Sugar quotas and EU farm spending budge dominate CAP reform debate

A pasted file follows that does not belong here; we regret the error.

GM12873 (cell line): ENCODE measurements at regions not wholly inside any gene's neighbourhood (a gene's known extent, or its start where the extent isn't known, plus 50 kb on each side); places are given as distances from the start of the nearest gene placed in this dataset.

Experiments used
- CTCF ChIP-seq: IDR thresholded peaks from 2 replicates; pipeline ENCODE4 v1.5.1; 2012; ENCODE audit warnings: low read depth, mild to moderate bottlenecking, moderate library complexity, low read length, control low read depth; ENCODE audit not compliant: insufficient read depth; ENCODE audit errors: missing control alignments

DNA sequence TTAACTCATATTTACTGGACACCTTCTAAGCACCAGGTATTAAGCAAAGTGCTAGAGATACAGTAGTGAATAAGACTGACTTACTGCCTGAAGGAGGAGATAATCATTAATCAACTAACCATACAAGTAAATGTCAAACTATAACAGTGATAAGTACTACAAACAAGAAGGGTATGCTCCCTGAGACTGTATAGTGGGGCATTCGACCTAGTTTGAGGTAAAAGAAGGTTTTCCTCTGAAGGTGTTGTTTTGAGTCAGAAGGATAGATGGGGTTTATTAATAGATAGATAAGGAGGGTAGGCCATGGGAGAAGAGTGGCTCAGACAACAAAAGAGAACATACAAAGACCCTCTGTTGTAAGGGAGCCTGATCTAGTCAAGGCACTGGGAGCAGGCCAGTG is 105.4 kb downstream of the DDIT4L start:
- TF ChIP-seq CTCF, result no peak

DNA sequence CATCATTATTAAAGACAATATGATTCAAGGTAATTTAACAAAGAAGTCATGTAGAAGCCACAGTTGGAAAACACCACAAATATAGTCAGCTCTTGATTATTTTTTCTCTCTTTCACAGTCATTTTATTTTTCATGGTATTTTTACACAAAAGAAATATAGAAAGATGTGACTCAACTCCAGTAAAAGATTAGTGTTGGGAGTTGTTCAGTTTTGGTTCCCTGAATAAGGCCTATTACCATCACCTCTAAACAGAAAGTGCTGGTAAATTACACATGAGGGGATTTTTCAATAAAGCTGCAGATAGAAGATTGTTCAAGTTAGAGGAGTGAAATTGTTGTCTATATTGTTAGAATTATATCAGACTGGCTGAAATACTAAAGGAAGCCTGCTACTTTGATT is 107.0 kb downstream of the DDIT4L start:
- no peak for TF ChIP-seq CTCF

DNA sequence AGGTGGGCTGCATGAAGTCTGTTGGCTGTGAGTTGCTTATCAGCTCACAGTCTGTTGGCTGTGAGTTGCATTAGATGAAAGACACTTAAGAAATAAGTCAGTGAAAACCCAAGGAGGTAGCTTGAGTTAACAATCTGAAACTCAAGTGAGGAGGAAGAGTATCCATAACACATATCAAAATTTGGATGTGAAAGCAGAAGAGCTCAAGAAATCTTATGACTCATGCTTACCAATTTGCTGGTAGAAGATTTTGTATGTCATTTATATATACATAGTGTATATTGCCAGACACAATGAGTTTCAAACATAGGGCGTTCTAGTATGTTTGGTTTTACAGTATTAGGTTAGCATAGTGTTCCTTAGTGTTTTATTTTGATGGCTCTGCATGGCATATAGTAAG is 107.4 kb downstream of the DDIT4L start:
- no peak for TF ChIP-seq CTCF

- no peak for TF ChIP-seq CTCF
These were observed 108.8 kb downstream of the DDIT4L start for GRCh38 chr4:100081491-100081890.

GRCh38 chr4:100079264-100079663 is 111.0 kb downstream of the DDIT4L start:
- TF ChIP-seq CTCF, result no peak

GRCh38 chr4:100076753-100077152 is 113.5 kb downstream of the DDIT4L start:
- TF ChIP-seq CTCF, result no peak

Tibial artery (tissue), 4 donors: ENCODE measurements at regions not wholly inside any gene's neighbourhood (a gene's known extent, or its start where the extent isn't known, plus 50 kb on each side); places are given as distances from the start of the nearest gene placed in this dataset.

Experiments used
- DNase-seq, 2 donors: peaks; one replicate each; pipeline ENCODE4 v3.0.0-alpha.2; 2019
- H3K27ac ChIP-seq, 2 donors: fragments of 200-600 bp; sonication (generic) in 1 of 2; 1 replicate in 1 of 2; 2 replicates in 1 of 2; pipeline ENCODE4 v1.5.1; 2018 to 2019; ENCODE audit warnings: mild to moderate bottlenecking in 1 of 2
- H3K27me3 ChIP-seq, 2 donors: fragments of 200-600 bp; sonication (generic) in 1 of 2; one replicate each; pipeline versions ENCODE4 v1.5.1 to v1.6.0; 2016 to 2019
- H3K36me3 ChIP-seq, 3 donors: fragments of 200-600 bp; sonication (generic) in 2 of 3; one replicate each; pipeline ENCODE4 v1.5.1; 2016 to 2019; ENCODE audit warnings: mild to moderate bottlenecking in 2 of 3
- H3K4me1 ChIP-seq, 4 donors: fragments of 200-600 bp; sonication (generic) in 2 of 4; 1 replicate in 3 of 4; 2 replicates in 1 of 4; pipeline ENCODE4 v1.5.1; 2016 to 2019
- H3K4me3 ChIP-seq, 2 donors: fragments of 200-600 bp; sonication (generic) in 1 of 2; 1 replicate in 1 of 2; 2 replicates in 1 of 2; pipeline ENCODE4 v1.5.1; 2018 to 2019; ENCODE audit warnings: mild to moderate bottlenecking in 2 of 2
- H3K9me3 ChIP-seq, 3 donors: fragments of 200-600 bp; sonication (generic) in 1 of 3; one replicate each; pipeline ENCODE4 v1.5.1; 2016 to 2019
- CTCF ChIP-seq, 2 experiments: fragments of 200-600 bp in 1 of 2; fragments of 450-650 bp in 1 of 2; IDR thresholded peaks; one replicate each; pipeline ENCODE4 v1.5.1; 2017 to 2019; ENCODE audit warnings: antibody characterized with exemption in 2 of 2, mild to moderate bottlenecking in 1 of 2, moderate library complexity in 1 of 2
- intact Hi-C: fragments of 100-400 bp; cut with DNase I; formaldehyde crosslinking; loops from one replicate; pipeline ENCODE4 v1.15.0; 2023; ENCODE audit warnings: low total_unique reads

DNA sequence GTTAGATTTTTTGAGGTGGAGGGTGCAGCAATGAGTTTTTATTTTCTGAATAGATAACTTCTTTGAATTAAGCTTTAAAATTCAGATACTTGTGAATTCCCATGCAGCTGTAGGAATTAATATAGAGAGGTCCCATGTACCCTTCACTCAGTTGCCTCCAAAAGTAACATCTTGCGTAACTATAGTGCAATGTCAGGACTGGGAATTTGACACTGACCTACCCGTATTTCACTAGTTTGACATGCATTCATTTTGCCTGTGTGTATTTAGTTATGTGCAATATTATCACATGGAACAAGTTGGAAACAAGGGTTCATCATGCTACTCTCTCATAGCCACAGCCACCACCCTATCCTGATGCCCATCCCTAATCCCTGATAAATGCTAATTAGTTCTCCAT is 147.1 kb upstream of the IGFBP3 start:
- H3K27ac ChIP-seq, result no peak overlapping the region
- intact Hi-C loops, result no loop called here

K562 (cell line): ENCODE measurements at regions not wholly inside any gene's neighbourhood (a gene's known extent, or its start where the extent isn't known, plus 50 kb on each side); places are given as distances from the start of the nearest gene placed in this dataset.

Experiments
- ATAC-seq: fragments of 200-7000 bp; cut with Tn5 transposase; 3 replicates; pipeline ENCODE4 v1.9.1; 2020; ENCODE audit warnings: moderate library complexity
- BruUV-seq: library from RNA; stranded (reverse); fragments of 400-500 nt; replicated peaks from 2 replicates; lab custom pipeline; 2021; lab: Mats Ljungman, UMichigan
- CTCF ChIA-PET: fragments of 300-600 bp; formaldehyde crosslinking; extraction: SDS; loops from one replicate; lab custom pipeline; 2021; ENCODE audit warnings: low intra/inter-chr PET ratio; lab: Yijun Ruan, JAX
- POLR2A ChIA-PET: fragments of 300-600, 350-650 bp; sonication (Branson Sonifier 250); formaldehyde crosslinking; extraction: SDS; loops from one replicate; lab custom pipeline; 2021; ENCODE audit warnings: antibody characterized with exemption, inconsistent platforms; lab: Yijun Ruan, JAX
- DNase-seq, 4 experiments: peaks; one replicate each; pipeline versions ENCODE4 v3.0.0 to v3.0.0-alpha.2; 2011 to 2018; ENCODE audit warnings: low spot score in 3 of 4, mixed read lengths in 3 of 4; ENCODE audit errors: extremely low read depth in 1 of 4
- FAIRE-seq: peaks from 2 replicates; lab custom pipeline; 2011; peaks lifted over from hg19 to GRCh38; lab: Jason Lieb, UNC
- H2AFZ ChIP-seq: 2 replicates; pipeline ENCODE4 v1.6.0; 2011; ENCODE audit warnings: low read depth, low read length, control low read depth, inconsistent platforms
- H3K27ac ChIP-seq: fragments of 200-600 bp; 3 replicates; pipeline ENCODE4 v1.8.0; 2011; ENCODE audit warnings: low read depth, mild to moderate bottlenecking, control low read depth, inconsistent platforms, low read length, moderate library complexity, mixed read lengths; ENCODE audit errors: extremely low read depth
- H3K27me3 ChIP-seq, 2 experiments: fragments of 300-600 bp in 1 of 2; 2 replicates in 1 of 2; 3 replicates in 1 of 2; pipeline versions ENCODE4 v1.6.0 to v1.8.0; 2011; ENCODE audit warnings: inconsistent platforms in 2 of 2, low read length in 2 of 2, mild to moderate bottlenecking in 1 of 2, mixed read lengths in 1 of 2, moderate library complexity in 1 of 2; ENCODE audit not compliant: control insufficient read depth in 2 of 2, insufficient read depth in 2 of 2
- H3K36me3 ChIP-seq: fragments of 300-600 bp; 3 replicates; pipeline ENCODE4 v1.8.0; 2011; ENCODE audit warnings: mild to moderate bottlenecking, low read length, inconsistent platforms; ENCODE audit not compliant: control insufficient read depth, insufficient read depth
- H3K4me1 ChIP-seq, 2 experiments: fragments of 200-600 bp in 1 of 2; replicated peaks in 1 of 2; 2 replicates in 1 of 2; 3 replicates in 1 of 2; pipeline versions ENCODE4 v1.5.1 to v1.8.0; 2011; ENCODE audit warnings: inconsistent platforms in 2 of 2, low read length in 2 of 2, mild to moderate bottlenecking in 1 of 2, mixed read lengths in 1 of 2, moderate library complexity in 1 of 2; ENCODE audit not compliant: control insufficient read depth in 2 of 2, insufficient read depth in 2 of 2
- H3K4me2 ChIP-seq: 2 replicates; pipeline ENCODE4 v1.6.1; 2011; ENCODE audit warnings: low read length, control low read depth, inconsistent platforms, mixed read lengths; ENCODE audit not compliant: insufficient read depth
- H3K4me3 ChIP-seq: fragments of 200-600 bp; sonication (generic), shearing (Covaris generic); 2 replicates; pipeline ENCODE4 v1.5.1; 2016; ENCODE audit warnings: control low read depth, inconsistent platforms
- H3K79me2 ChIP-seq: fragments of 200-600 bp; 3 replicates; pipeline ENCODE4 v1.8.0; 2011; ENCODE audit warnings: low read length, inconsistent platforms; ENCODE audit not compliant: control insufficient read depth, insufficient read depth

Quotas for sugar beet producers must be prolonged to allow beet producers time to adapt to new market realities, and EU farm spending should be frozen in real terms for 2014-2020, said many Agriculture Committee MEPs in Tuesday’s EU farm policy reform debate.In the debate, MEPs advocated retaining sugar quotas for EU beet farmers until 2020. Farmers have invested a lot in their capacity to produce sugar and a decision to phase out quotas already in 2015 would hurt them, many MEPs argued. „We have to show some responsibility in this sense”, argued Esther Herranz García (EPP, ES). Quotas „have brought stability to the EU market” and so should not be abolished, said Martin Häusling. If they were, „the market would not benefit either consumers or farmers”, but only the processing industry, he said. If sugar quotas are prolonged, then the rules should be made the same for everyone within the EU. Member states that lose their quotas should be given an opportunity to regain them, argued Sandra Kalniete (EPP, LT) and Mairead McGuinness (EPP, IE). Arguments for abolishing sugar quotas were „sufficient” said Hynek Fajmon (ECR, CZ), provided that the predictions of two invited experts – Bert Smit from Wageningen University in Netherlands and an independent British consultant Joan Noble – came true. Maintaining the current sugar quota regime „is surely not the way forward” said George Lyon (ALDE, UK), but he too warned that the experts’ predictions on the quota-free option could prove wide of the mark.. Abandoning quotas would „open up a lot of opportunities for farmers,” said Britta Reimers (ALDE, DE), but would also pose the question of whether Europe’s sugar industry can compete globally. Several MEPs called for more time for producers to adapt to a quota-free regime. In the UK, „we would very much like to take advantage of the system without quotas, but we will need some time to rebuild our factories. If these quotas are removed immediately, our producers are going to suffer”, John Stuart Agnew (EFD, UK) said. As demand for food grows, the EU must increase its agricultural potential to meet it. It must therefore maintain its agriculture budget at least at the current level, in real terms, in 2014-2020, said the Agriculture Committee on Tuesday in an opinion for the Budget Committee’s interim report on the EU’s future long-term budget. The real purpose of reforming farm market organisation is to strengthen the hand of producer groups in the food supply chain, argued Michel Dantin (EPP, FR), rapporteur on the common market organisation regulation. Many MEPs agreed, but said national specificities must be taken into account. Some observed that in the dairy sector, strengthening producer groups had helped, but not enough. Further European Parliament initiatives should be considered, they said. Many MEPs also called for the wine planting rights to be maintained and welcomed Agriculture Commissioner Dacian Cioloş’ recent indication that he was now looking at ways how best to regulate wine market.

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